Front Brake Defect Prompts CPSC to Recall 1.3 Million Bicycles
Is your bicycle safe for everyday use? Are you currently riding a bicycle to work that has a potentially hazardous defect? According to a recent article in The Wall Street Journal, the Consumer Product Safety Commission (CPSC) has recalled about 1.3 million bicycles due to a dangerous defect with front disc brakes. The CPSC explained that “the quick-release lever on the front wheel hub poses the risk of injuries.”
A similar report from Consumer Affairs detailed how the quick-release lever on certain bikes can result in serious injuries. In some cases, the report explained, the “quick-release lever on the bicycle’s front wheel hub can come into contact with the front disc brake rotor, causing the front wheel to come to a sudden stop or separate from the bicycle.” If such an incident were to occur while you were riding, you could be thrown from the bike or could crash. Three such incidents have already been identified. In one of those accidents, the bicyclist “suffered a broken finger, a wrist injury, a shoulder injury, and abrasions.”
A number of different bicycle models have been implicated in this product recall. Thirteen different manufacturers have produced the bicycles that could pose serious risks to riders. As such, it is important to know if your bike is included in the recent recall. The following represents a partial list of the brands and model years of some of the bicycles implicated:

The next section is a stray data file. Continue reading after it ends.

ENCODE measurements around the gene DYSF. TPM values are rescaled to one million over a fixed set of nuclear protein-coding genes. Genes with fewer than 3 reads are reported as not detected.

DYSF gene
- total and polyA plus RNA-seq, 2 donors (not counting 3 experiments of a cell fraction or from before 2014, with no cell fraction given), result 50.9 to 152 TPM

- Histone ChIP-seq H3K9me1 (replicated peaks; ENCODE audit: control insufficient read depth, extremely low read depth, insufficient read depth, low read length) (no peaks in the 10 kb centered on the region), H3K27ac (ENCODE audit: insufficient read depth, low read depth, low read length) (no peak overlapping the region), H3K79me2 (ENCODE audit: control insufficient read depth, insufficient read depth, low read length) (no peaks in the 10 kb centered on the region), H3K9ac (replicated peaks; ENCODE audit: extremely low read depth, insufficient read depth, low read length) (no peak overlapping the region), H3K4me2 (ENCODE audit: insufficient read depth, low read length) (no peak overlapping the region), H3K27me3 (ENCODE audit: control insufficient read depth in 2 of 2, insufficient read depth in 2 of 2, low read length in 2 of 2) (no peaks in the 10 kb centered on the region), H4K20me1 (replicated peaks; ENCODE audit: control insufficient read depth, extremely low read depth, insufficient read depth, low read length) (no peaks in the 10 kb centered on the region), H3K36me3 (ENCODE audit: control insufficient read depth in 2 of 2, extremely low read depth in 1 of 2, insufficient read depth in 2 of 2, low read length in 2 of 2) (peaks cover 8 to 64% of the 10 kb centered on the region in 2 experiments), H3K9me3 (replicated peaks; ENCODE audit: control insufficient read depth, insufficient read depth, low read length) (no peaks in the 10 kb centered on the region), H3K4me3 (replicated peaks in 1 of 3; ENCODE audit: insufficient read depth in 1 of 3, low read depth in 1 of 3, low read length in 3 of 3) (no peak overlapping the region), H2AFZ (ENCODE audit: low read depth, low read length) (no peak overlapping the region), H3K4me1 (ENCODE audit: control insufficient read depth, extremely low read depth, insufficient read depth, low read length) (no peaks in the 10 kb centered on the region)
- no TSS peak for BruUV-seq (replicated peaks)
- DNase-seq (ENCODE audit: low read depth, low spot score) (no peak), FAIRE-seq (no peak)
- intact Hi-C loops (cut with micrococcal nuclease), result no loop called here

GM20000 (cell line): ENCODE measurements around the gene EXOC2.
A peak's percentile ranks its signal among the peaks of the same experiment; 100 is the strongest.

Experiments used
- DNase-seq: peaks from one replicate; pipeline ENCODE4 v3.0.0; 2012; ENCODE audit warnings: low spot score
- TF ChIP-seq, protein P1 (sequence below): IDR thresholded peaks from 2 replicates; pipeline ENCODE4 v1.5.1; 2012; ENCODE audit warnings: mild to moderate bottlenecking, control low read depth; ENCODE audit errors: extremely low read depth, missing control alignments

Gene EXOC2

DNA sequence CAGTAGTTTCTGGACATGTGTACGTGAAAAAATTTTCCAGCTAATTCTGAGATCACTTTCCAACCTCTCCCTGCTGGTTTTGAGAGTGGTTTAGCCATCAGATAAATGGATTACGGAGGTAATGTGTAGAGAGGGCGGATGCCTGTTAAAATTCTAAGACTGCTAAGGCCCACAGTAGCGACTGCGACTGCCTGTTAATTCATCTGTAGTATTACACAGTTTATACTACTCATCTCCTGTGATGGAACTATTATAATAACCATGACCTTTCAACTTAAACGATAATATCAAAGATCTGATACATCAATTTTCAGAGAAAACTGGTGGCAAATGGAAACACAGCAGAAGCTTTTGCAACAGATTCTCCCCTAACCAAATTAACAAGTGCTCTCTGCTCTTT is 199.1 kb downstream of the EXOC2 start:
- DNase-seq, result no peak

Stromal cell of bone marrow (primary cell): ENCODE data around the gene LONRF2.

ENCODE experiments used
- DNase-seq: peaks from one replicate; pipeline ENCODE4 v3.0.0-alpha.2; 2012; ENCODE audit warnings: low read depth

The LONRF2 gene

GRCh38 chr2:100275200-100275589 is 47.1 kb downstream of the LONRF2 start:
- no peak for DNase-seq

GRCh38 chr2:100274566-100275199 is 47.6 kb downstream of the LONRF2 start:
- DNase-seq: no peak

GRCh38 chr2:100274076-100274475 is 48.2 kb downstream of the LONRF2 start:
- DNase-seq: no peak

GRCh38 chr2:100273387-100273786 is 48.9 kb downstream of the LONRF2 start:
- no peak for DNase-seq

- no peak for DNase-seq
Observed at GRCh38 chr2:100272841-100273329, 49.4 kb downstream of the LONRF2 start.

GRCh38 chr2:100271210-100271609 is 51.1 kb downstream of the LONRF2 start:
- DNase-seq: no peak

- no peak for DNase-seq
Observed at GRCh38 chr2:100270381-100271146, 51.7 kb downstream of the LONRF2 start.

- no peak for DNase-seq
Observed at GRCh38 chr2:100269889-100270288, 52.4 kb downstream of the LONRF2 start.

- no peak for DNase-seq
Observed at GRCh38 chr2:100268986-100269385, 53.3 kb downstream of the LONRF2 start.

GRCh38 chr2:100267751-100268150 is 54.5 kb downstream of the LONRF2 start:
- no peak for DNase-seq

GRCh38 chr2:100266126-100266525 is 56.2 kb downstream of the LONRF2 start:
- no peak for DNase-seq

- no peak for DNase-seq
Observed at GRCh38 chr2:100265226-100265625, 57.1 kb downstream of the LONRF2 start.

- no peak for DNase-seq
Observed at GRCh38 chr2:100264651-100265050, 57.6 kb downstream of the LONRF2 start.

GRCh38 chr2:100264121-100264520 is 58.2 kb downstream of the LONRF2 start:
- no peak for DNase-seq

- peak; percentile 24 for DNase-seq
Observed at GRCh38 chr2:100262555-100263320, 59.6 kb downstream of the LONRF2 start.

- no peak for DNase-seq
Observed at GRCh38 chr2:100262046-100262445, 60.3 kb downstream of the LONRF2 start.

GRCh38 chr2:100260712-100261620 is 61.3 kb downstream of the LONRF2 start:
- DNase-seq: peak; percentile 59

- Accell North America “Diamondback” and “Raleigh” models, produced from 2004-2015;
- Advanced Sports International “Breezer,” “Fuji,” and “SE” models manufactured between 2005-2015;
- Cycling Sports Group Inc. “Cannondale” and “GT” models from 1998-2015;
- Felt Racing LLC “Felt” model, produced from 2006-2015;
- Giant Bicycle Inc. “Giant”, including model years from 2003-2004;
- LTP Sports Group Inc. “Norco” from 2000-2015;
- REI “Novara” models from 2002-2015; and
- Specialized Bicycle Components Inc. “Specialized,” including model years 2002-2015.
Knowing How to Handle a Product Recall
A majority of the recalled bicycles include year 2015 models. Therefore, you may have recently purchased a bike that is not safe for use. Given the wide range of bicycle brands and model years, it is important to ascertain whether your bicycle is implicated in the recall. If it is, you should know what steps to take to ensure your safety.
According to a report from USA Today, the following is what you should do if your bicycle has been recalled:
- First and foremost, follow the guidelines set forth in the recall notice;
- Stop using the bicycle immediately; and
- Contact an authorized retailer for your bicycle model and brand to find out about a repair or replacement.
Even if you have not been injured on your bicycle yet, does not mean that a serious accident cannot occur with future use of a recalled bike. Product recalls exist to ensure consumer safety, and it is important to abide by them. If you or someone you love recently suffered an injury caused by a defective product, you may be eligible to file a claim for financial compensation. Contact an experienced product liability lawyer to determine your rights.